Pinning down Trump’s economic policy

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Pinning down Trump's economic policy2

While Donald Trump has ridden his vow to make America great again right up to the Republican convention, that road was dominated as well with explosive remarks on immigration: deporting Muslims and walling off the border with Mexico.

CCTV America’s Owen Fairclough reported on Donald Trump’s economic policy.
Follow Owen Fairclough on Twitter @cloughieDC

Pinning down Trump’s economic policy

Pinning down Trump’s economic policy

While Donald Trump has ridden his vow to make America great again right up to the Republican convention, that road was dominated as well with explosive remarks on immigration: deporting Muslims and walling off the border with Mexico. CCTV America’s Owen Fairclough reported on Donald Trump’s economic policy.

He’s one of the world’s richest men, fond of telling crowds how he’s the ultimate dealmaker. According to one poll, voters think he’s a better bet for handling the economy than Democratic rival Hillary Clinton.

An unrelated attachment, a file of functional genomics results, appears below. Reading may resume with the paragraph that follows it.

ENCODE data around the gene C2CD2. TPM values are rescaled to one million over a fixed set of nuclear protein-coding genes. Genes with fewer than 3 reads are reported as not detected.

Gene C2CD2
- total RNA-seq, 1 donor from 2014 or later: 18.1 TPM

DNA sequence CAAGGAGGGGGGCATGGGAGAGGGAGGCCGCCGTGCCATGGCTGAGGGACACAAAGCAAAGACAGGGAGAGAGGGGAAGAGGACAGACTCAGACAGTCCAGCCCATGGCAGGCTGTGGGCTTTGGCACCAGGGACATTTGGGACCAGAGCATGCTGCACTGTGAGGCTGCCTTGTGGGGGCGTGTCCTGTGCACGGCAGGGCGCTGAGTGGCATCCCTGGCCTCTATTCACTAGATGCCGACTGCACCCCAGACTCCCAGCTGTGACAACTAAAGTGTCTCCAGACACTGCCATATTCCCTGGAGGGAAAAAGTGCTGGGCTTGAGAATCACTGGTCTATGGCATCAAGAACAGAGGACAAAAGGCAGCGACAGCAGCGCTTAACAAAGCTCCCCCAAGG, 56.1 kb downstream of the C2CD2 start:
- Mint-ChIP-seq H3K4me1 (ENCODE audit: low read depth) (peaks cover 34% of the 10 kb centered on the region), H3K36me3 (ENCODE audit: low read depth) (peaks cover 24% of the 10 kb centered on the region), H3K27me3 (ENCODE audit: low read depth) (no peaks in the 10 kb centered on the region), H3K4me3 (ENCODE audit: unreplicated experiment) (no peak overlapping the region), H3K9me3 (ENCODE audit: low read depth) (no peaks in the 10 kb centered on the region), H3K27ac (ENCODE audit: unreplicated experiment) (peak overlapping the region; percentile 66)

But critics say his economic policies aren’t credible.

His outsider appeal and blunt catchphrases helped him demolish Republican rivals: “Our leaders are stupid.. stupid.. stupid… They’re stupid.”

And he said his deal making prowess qualifies him for running the economy.

“We lose on everything, so we’re going to negotiate and re-negotiate trade deals, military deals, many other deals that’s going to get the cost down for running our country very significantly,” said Trump.

In his manifesto and interviews, Trump also pledges to challenge China which he blames for threatening American jobs. He’d cut taxes and also abandon free trade deals, to protect U.S. jobs from competition. He also says he will wipe out America’s entire debt, about $19 trillion. He even suggested he could renegotiate or refinance U.S. obligations.

Analysts said it’s just not credible for the world’s biggest economy to try this.

“He has talked about defaulting. Now that was such a terrible thing to say that he backed away but he backed away by in effect jumping from the frying pan into the fire. He said: ‘Maybe we will just inflate our way it’, which of course doesn’t exactly send a signal of confidence to financial markets,” said Dan Mitchell from CATO Institute.